• Adults (greater than or equal to 18 years of age) who are English-speaking and able to self-report symptoms
  • Active corticosteroid therapy is permissible
  • Exclude patients without tissue diagnosis, recent cranial surgery (less than or equal to 2 weeks), scalp wound healing issues, or seizures within the last 6 weeks
  • Exclude patients who have a hypersensitivity to motion, severe nausea, or visual field deficits that might interfere with VR experience
  • Exclude patients with a current diagnosis of generalized anxiety disorder (GAD), post-traumatic stress disorder (PTSD), claustrophobia, or panic disorder

Design

  • This is a phase II feasibility clinical trial with a single arm experimental design. The VR intervention and all patient-reported outcome measures (PROs) will be done remotely using telehealth.
  • Study will include collection of self-reported PROs for distress, anxiety, mood disturbance, symptom burden/interference, quality of life, cognitive function, loneliness, and financial toxicity, as well as optional salivary stress biomarkers. These measures will be collected at baseline and immediately after a brief VR relaxation intervention to determine acute effects on distress, anxiety, and biological stress measures. Repeat post-intervention assessments will be done approximately 1 week and 1 month following the initial intervention to determine sub-acute effects on distress and anxiety, as well as impact on other symptoms and stress biomarkers. A semi-structured qualitative interview will also be conducted 1 week after the initial intervention to assess participant satisfaction with the intervention and how the pandemic has affected their psychological symptoms.
  • Descriptive statistics, T-tests, Wilcoxon rank sum tests, and multiple logistic regression models will be used to evaluate the feasibility of the VR intervention. Linear mixed models and effect size calculations will be used to evaluate the acute and sub-acute effects of the VR intervention on self- reported PROs. Pearson or Spearman correlations will be used to evaluate the relationship between the biological stress measures and self-reported PROs.
  • A total of 120 PBT patients will participate in this study.

Details
Condition ANXIETY NEUROSIS, Anxiety, Anxiety Disorders (Pediatric), Generalized Anxiety Disorder (GAD), Generalized Anxiety Disorder (GAD - Pediatric), Anxiety Symptoms, Anxiety Disorders, anxiety disorder, anxious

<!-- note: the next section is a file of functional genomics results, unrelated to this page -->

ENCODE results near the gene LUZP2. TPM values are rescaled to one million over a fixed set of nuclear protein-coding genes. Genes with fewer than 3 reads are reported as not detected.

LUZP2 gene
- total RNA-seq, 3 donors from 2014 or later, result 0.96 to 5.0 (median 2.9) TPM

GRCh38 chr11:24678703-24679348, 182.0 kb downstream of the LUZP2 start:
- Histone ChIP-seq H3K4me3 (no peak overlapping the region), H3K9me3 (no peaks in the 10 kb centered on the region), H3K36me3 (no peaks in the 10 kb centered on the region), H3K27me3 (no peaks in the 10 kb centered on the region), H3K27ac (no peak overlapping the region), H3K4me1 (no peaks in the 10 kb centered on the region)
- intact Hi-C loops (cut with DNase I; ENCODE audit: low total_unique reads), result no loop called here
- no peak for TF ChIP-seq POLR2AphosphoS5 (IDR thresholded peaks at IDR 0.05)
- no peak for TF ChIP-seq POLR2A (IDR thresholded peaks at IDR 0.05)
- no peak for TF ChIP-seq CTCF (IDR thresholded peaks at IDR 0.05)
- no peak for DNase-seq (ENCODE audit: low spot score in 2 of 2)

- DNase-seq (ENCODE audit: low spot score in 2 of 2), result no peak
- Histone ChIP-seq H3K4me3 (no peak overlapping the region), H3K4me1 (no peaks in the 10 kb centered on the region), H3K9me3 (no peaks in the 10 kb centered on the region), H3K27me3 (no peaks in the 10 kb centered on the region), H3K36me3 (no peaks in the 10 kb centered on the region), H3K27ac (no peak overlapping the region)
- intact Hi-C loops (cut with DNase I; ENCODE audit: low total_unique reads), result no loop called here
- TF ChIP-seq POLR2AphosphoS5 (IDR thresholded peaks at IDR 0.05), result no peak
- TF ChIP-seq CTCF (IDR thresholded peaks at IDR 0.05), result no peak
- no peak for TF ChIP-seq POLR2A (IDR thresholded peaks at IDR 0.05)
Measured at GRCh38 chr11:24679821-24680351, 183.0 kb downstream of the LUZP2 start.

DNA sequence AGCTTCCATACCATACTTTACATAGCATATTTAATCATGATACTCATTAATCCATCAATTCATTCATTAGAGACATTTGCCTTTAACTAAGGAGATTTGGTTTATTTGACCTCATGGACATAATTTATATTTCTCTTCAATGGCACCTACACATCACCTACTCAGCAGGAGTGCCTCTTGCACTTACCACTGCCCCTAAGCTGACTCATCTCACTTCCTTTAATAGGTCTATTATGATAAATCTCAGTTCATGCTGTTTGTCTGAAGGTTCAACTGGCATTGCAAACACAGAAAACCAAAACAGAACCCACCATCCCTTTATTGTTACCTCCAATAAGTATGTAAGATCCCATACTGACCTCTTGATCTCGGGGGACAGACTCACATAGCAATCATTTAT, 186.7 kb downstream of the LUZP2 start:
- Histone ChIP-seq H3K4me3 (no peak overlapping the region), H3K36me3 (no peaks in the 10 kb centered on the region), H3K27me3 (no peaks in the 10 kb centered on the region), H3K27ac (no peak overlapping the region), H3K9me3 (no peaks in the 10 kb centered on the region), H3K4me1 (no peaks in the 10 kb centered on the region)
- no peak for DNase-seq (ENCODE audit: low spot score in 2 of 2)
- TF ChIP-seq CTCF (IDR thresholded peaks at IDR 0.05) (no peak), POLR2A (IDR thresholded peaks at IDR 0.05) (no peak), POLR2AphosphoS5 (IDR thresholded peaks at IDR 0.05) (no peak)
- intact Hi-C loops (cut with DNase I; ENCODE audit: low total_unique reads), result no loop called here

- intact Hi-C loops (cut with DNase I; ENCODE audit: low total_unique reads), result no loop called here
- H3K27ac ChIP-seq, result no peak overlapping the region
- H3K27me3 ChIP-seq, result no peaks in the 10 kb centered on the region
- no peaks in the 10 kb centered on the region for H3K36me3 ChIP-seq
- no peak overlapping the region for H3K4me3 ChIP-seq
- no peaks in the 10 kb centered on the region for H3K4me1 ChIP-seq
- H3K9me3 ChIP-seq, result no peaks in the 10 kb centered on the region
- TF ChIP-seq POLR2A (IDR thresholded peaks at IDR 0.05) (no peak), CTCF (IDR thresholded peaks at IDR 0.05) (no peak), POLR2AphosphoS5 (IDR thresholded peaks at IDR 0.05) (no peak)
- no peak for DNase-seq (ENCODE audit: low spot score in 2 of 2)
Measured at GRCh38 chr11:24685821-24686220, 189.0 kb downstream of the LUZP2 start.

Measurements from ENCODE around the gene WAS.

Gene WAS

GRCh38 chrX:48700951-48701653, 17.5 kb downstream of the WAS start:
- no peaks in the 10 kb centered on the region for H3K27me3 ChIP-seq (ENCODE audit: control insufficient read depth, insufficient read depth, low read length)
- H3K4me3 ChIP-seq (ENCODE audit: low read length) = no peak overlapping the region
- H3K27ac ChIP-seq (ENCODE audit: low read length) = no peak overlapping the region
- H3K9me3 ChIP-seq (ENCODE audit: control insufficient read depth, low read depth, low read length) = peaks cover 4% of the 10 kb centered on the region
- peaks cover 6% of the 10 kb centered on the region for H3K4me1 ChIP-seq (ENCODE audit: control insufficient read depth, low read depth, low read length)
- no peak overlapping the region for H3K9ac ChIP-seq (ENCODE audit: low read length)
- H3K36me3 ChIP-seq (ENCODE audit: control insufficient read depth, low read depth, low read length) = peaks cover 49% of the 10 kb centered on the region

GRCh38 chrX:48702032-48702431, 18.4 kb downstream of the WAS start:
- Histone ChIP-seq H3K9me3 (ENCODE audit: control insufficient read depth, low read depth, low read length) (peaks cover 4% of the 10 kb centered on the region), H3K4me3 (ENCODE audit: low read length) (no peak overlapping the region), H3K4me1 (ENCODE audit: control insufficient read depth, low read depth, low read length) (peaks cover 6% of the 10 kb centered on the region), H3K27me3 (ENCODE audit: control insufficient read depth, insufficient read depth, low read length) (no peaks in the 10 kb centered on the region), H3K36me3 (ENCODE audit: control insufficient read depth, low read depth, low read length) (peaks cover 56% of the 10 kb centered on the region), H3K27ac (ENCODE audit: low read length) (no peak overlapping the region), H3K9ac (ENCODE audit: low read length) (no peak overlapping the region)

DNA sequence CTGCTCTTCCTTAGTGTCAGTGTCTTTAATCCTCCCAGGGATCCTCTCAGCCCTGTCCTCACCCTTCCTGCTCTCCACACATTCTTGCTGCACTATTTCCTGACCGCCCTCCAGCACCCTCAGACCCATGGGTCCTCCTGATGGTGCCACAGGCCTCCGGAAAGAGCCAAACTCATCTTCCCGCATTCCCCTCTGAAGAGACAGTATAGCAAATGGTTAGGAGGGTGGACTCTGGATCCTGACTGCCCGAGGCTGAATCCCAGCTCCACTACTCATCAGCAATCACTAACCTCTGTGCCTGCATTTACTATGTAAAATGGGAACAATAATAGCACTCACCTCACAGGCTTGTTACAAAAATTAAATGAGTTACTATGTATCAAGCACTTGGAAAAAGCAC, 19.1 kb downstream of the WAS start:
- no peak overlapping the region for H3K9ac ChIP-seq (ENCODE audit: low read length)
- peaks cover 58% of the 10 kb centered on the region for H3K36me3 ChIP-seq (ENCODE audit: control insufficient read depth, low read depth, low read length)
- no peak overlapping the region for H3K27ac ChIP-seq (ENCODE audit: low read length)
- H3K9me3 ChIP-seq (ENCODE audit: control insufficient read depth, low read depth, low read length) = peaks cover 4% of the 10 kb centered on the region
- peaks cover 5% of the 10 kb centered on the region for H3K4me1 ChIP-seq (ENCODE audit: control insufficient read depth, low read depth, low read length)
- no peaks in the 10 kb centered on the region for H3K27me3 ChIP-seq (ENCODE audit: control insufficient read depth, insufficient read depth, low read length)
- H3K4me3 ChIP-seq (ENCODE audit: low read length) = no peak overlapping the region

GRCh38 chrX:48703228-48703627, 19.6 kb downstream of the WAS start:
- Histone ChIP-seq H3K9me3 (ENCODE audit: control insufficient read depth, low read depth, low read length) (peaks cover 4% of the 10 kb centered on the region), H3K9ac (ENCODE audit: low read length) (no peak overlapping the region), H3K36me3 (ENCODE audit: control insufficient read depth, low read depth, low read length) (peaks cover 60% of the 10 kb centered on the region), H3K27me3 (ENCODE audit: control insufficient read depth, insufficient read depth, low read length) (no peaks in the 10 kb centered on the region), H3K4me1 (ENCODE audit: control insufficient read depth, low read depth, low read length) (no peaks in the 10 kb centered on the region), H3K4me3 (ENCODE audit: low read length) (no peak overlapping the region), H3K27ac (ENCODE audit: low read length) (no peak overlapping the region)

Treatment Pico G2 4K Headset with Applied VR software
Clinical Study IdentifierNCT04301089
SponsorNational Cancer Institute (NCI)
Last Modified on6 May 2021

Eligibility

Yes No Not Sure

Inclusion Criteria

PBT patients enrolled on the Natural History Study (NHS) trial (16C0151) in the Neuro-Oncology Branch (NOB) who have an upcoming scan & clinical appointment
Participants can be newly diagnosed, receiving active treatment, or on surveillance
Concurrent enrollment in other NOB trials is permissible
Adults (greater than or equal to 18 years of age) who are English-speaking
Participants must be able to reliably self-report symptoms, based on clinician assessment
Participants report greater than or equal to 1 on distress item from MDASI-BT prior to clinic appointment
Active corticosteroid therapy is permissible
Ability of subject to understand and the willingness to sign a written informed consent document

Exclusion Criteria

Participants who do not have a tissue diagnosis (no past surgery or biopsy to confirm diagnosis)
Cranial surgery less than or equal to 2 weeks prior to initiation of study intervention
Scalp wound healing issues that might interfere with comfortable VR headset use
Those who have epilepsy or have had a seizure in the last 6 weeks
Participants with a current diagnosis of generalized anxiety disorder (GAD), post-traumatic stress disorder (PTSD), claustrophobia, or panic disorder
Participants who have a hypersensitivity to motion or severe nausea, which could make the VR experience uncomfortable
Those with visual deficits that might interfere with the VR experience, including hemianopsia, diplopia, and agnosia based on their most recent clinical assessment